Here's The Difference Between Gold And Silver Tequila

In three years, tequila has risen from the land of salt- and lime- shots and frozen margaritas to being one of the fastest-growing spirit markets in 2020 (via New Food Magazine). While it's obvious that agave-based spirits are on the rise, the distinctions between the different types of tequilas out there might not be obvious. So it's time to get a little intel. For starters, much like champagne, tequila's name comes from the place where it' originated. This means that legally, tequila can only be made in just a few places within close proximity to the town of Tequila (via Decanter). To be labeled as tequila, the spirit must be distilled from the agave plant, a large spiky succulent that is native to the areas where tequila is produced.

Within the tequila family, there are two tiers, premium made from 100% agave and a lower end version that must be made from at least 51% agave while the remaining 49% can be made from less pricey and precious ingredients. Beyond the basics of where tequila comes from and what it's made, there are differences between the flavor profiles and best uses for the different varieties and how they're categorized. For example, you may have heard of gold and silver tequila, but what do those categories mean?

Visually, it's easy to tell the difference between silver and gold tequilas

To the untrained eye, visually discerning the differences between types of tequilas out there is relatively simple as the spirit it generally either clear or gold in color. But when picking up bottles, there are all sorts of terms that populate labels. Silver and gold are not actually categories, according to Vinepair, but are treated as such by cheaper brands such as Jose Cuervo. The first is relatively straightforward: silver tequila is the clear, unaged spirit. Gold is where things get a little tricky.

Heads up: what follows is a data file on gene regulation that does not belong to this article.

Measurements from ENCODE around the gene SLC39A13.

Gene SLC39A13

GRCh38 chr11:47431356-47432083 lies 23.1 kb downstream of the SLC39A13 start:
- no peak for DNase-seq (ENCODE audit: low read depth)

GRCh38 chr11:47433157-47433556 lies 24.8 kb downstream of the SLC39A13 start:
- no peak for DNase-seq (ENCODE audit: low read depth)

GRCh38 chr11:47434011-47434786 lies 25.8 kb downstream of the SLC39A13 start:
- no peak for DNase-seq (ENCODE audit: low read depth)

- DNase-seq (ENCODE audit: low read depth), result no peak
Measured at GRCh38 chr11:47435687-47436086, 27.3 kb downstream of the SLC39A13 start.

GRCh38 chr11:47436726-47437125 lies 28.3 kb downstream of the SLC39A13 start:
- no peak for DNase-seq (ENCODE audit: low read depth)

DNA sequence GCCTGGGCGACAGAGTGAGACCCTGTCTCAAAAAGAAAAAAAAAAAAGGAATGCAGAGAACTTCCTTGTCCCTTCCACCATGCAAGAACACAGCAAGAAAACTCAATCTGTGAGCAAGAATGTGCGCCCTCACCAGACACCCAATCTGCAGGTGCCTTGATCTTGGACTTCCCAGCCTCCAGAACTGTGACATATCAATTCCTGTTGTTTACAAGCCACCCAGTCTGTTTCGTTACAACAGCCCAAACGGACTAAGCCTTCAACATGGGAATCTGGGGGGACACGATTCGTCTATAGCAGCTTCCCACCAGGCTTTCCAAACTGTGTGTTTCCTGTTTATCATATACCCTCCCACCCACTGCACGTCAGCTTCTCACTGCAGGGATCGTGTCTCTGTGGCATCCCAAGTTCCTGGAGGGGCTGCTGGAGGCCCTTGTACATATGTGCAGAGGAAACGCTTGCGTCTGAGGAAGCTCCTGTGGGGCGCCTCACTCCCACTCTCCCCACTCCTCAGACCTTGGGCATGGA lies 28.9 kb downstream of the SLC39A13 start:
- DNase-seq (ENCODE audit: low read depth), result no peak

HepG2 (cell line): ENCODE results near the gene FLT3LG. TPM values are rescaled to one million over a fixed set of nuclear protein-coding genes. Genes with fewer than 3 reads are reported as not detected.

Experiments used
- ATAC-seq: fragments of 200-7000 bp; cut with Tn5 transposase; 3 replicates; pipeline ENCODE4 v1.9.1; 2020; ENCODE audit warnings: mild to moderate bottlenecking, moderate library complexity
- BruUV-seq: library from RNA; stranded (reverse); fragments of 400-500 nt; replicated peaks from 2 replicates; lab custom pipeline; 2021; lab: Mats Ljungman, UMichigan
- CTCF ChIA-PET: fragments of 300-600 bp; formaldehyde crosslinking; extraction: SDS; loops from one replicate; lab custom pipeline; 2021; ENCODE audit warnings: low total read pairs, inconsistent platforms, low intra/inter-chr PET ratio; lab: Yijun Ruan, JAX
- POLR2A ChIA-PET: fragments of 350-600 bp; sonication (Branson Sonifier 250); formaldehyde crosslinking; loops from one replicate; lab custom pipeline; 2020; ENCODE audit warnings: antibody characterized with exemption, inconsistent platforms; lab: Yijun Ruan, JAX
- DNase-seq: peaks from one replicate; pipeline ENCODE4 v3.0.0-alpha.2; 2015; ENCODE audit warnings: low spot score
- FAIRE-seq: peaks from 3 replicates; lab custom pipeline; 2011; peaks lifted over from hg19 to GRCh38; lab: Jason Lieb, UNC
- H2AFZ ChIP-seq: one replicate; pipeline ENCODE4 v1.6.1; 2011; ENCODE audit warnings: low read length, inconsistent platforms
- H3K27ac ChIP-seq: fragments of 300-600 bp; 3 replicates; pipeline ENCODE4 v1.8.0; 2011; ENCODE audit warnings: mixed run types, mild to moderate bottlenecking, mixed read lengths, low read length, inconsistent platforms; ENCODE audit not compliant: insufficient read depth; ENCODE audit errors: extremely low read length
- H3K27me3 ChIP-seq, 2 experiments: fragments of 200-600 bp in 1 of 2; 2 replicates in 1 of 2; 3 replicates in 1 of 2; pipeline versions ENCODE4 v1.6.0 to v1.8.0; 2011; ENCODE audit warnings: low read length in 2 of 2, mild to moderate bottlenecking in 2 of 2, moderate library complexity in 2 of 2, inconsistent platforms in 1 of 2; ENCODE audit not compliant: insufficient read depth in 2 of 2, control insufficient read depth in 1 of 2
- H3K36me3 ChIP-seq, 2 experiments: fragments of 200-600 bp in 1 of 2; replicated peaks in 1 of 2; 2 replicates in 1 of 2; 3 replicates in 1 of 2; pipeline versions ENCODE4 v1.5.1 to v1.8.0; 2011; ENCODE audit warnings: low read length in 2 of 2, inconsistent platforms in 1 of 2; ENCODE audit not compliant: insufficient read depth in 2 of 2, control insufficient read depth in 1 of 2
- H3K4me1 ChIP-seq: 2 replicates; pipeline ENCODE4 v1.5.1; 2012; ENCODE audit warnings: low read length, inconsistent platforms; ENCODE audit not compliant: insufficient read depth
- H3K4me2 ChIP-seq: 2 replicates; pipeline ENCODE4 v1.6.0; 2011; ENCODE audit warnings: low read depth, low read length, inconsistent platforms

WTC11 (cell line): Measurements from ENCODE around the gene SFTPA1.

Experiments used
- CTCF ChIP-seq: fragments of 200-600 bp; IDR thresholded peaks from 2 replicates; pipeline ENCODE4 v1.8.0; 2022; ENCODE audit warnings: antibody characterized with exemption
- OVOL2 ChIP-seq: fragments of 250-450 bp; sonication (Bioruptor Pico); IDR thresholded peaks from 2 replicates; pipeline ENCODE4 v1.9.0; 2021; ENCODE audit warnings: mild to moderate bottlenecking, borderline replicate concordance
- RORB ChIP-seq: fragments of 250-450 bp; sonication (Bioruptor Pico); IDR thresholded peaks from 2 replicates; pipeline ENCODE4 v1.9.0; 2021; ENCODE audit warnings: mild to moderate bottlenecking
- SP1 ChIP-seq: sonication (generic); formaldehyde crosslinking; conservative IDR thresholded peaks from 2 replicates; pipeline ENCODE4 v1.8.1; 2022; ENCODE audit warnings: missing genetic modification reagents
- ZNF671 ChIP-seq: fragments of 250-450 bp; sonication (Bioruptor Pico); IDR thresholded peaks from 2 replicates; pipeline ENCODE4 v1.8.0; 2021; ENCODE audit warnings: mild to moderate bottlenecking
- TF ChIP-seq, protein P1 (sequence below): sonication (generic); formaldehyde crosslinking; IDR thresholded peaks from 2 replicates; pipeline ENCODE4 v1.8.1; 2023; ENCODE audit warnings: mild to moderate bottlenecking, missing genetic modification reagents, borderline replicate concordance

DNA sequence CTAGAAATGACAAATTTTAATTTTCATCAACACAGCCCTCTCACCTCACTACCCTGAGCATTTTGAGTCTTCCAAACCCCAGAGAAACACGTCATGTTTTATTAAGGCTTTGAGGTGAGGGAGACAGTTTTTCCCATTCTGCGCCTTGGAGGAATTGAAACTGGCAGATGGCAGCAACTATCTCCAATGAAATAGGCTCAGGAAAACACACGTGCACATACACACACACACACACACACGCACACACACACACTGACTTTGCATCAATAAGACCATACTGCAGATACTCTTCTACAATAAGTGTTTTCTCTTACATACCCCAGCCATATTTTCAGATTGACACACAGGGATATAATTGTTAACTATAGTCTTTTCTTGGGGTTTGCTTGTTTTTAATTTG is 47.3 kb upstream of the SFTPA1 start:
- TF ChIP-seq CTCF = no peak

According to Thrillist, gold tequila can be broken down into two varieties. The first is the sort of stuff that has given so many folks shot-induced PTSD, i.e., the cheap stuff that's made from a less than pure mix of agave plus artificial colors and flavorings such as oak extract and caramel color. The second is a less common blend of blanco (silver), or unaged, tequila made from 100% agave, and aged tequila. Differentiating the two types of tequilas can be a bit daunting, so the folks at Sip Tequila have broken it down into an easy-to-understand formula – basically, if it makes your head hurt the next day, you're dealing with the cheap stuff, and if it's the kind of gold that makes for an enjoyable sip, you've got your hands on the good kind of gold.